Statement of Michael Astrue Commissioner of
Social Security Administration
the House Ways and Means Committee
Subcommittee on Social Security
April 15, 2010
Mr. Chairman and Members of the Subcommittee:
Thank you for holding this important hearing on providing outstanding service to the American people. This subject is critically significant, especially today as the baby boomers reach their retirement and disability-prone years in the middle of a serious economic downturn. With your assistance, we will continue our proud tradition of outstanding service.
For seventy-five years, Social Security has provided an economic safety net that has kept millions of our citizens from indigence in their old age and when they are disabled. Many Americans heavily depend on our services, especially during these uncertain times. The programs we administer are among the most important and successful in our country's history. The more than $60 billion in benefits we pay each month not only provide a lifeline to our beneficiaries and their families, but also are vital to the Nation's economy.
For a number of years, however, we have been struggling to maintain the level of service that the American people deserve. We did not receive the funding we needed, therefore our service suffered. The baby-boomer tsunami hit us and, more recently, the recession has driven an extra million economically-distressed workers and families to look to us for help each year.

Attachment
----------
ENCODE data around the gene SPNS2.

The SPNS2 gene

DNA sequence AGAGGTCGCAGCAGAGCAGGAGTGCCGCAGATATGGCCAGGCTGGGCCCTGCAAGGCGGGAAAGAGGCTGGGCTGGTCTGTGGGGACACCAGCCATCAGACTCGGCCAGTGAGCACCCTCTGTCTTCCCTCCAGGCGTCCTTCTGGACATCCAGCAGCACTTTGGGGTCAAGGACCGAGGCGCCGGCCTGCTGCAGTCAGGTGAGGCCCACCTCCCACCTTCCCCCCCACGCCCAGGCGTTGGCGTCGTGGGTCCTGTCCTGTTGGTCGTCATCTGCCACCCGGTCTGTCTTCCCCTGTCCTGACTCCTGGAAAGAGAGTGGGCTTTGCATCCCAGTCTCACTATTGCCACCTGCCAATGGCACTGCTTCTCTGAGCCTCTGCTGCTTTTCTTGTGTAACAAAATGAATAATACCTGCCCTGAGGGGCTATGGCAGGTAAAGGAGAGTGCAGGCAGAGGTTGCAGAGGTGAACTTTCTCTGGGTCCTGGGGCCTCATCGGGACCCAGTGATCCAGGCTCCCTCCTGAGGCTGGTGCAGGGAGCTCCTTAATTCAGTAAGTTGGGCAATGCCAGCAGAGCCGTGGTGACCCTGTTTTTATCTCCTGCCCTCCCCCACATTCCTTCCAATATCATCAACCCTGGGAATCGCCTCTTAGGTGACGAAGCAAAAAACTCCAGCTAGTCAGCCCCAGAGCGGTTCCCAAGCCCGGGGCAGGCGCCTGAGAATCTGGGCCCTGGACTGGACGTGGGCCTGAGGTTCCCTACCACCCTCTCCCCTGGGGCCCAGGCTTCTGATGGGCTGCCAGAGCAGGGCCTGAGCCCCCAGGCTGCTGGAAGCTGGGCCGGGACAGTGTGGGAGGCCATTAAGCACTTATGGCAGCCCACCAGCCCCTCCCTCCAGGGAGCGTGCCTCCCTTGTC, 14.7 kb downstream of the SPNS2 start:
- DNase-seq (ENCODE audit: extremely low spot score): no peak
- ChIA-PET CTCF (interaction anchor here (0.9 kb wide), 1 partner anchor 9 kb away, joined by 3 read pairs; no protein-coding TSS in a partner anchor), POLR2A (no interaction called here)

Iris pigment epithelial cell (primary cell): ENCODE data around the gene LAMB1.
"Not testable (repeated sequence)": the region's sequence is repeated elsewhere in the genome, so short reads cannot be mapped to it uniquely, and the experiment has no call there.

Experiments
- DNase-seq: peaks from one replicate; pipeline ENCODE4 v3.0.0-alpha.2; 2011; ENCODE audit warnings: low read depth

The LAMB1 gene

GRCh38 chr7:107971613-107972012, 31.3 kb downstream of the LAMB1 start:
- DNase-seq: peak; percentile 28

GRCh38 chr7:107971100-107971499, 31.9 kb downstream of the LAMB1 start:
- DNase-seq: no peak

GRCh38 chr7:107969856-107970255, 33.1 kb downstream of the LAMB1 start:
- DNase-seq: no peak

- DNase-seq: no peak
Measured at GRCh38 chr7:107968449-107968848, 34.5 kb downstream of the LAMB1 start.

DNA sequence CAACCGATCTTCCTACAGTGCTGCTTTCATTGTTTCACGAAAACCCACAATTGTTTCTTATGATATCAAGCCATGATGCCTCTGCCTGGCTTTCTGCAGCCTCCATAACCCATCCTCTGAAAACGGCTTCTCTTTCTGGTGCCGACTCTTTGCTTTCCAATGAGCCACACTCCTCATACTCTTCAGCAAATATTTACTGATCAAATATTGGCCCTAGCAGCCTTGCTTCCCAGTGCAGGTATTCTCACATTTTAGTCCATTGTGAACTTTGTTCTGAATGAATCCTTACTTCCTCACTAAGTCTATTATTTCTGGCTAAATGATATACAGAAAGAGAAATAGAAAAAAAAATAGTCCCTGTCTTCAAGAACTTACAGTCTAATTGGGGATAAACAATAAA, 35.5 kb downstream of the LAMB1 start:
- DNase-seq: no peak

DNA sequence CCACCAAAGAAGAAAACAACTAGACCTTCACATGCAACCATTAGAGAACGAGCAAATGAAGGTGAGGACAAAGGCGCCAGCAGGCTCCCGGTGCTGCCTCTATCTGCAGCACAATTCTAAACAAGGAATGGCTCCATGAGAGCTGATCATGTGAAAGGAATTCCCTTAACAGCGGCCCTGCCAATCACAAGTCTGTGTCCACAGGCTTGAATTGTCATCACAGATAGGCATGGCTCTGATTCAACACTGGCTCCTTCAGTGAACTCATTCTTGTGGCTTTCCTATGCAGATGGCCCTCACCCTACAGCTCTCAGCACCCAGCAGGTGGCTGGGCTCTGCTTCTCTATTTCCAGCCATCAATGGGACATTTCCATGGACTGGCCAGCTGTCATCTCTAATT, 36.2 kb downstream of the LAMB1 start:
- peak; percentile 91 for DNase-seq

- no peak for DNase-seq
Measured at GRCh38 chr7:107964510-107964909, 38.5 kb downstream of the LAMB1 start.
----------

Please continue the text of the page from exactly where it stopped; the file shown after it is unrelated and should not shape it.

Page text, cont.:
Two years ago, I testified before the full Ways and Means Committee about our efforts to improve service to the public, and I asked for Congress's help. Congress delivered by supplying additional resources in our annual appropriation and in the Recovery Act, and I thank you for your support. We are using these resources wisely to deliver on our promises to you and the American people. Our services deteriorated for several years, and it will take several years to recover completely. While I am proud of our substantial progress in the last few years, much work remains. We have built a solid foundation with our energetic employees, including new hires, simple user-friendly online services, and business process improvements. Nevertheless, we need your continued support for adequate, timely, and sustained resources to maintain our momentum.
The Nation's recent economic recession, the worst since the Great Depression, has driven millions to us for assistance; we are flooded with retirement and disability claims. Based on the most recent economic assumptions for FY 2010, we estimate that we will receive over 375,000 more retirement, auxiliary, and survivors' claims and over 730,000 more disability claims than we estimated for FY 2010 only two years ago.